**Disproportionate Stratified Sampling**- When the purpose of study is to compare the differences among strata then it become necessary to draw equal units from all strata irrespective of their share in population. Sometimes some strata are more variable with respect to some characteristic than other strata, in such a case a larger number of units may be drawn from the more variable strata. In both the situations the sample drawn is a disproportionate stratified sample.The difference in stratum size and stratum variability can be optimally allocated using the following formula for determining the sample size from different strata

## Formula

${n_i = \frac{n.n_i\sigma_i}{n_1\sigma_1+n_2\sigma_2+...+n_k\sigma_k}\ for\ i = 1,2 ...k}$

Where −

${n_i}$ = the sample size of i strata.

${n}$ = the size of strata.

${\sigma_1}$ = the standard deviation of i strata.

In addition to it, there might be a situation where cost of collecting a sample might be more in one strata than in other. The optimal disproportionate sampling should be done in a manner that

${\frac{n_1}{n_1\sigma_1\sqrt{c_1}} = \frac{n_2}{n_2\sigma_1\sqrt{c_2}} = ... = \frac{n_k}{n_k\sigma_k\sqrt{c_k}}}$

Where ${c_1, c_2, ... ,c_k}$ refer to the cost of sampling in k strata. The sample size from different strata can be determined using the following formula:

${n_i = \frac{\frac{n.n_i\sigma_i}{\sqrt{c_i}}}{\frac{n_1\sigma_1}{\sqrt{c_i}}+\frac{n_2\sigma_2}{\sqrt{c_2}}+...+\frac{n_k\sigma_k}{\sqrt{c_k}}}\ for\ i = 1,2 ...k}$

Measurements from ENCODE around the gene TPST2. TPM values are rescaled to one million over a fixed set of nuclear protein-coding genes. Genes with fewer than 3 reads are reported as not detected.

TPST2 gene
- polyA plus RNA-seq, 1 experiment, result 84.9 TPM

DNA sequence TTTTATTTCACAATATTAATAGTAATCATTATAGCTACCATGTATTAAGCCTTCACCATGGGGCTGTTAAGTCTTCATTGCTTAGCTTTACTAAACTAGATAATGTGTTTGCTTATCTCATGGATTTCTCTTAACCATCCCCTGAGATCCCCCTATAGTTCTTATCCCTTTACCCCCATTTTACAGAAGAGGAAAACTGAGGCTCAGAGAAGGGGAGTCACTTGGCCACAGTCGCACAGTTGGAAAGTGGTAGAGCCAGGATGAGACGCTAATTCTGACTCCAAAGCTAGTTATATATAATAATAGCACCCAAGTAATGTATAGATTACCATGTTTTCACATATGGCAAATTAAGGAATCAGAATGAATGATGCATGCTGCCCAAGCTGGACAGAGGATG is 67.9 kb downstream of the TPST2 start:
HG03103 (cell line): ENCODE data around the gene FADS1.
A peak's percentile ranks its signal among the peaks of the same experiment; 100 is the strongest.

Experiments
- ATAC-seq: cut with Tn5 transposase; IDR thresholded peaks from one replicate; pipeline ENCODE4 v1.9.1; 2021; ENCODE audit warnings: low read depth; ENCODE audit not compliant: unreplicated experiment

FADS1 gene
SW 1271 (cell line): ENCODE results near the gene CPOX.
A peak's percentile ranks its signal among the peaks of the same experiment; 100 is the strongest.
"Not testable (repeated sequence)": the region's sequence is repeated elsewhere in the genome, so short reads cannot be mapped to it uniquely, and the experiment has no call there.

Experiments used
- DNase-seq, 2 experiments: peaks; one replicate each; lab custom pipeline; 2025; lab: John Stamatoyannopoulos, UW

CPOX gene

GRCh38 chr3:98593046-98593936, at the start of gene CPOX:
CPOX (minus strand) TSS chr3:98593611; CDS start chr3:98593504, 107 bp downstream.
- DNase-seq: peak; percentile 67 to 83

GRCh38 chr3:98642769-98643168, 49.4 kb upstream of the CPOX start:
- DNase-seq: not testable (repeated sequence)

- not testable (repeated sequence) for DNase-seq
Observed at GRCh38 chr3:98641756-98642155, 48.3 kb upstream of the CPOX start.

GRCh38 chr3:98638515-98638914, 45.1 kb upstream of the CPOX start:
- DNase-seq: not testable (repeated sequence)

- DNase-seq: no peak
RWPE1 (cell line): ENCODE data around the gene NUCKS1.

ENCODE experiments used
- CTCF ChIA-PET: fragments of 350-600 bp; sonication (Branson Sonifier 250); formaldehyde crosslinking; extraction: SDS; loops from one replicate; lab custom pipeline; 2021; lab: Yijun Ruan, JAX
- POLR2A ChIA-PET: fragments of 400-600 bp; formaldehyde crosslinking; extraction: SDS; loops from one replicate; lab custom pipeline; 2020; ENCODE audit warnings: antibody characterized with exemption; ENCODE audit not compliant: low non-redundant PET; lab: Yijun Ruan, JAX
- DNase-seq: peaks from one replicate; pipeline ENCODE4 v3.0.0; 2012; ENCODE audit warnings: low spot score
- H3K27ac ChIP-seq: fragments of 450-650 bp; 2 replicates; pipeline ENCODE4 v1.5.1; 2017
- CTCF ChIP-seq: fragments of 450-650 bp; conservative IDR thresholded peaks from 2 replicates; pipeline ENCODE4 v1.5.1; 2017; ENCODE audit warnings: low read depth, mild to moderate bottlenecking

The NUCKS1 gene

**Problem Statement:**

An organisation has 5000 employees who have been stratified into three levels.

Stratum A: 50 executives with standard deviation = 9

Stratum B: 1250 non-manual workers with standard deviation = 4

Stratum C: 3700 manual workers with standard deviation = 1

How will a sample of 300 employees are drawn on a disproportionate basis having optimum allocation?

**Solution:**

Using the formula of disproportionate sampling for optimum allocation.

${n_i = \frac{n.n_i\sigma_i}{n_1\sigma_1+n_2\sigma_2+n_3\sigma_3}} \\[7pt]
\, For Stream A, {n_1 = \frac{300(50)(9)}{(50)(9)+(1250)(4)+(3700)(1)}} \\[7pt]
\, = {\frac{135000}{1950} = {14.75}\ or\ say\ {15}} \\[7pt]
\, For Stream B, {n_1 = \frac{300(1250)(4)}{(50)(9)+(1250)(4)+(3700)(1)}} \\[7pt]
\, = {\frac{150000}{1950} = {163.93}\ or\ say\ {167}} \\[7pt]
\, For Stream C, {n_1 = \frac{300(3700)(1)}{(50)(9)+(1250)(4)+(3700)(1)}} \\[7pt]
\, = {\frac{110000}{1950} = {121.3}\ or\ say\ {121}}$

Advertisements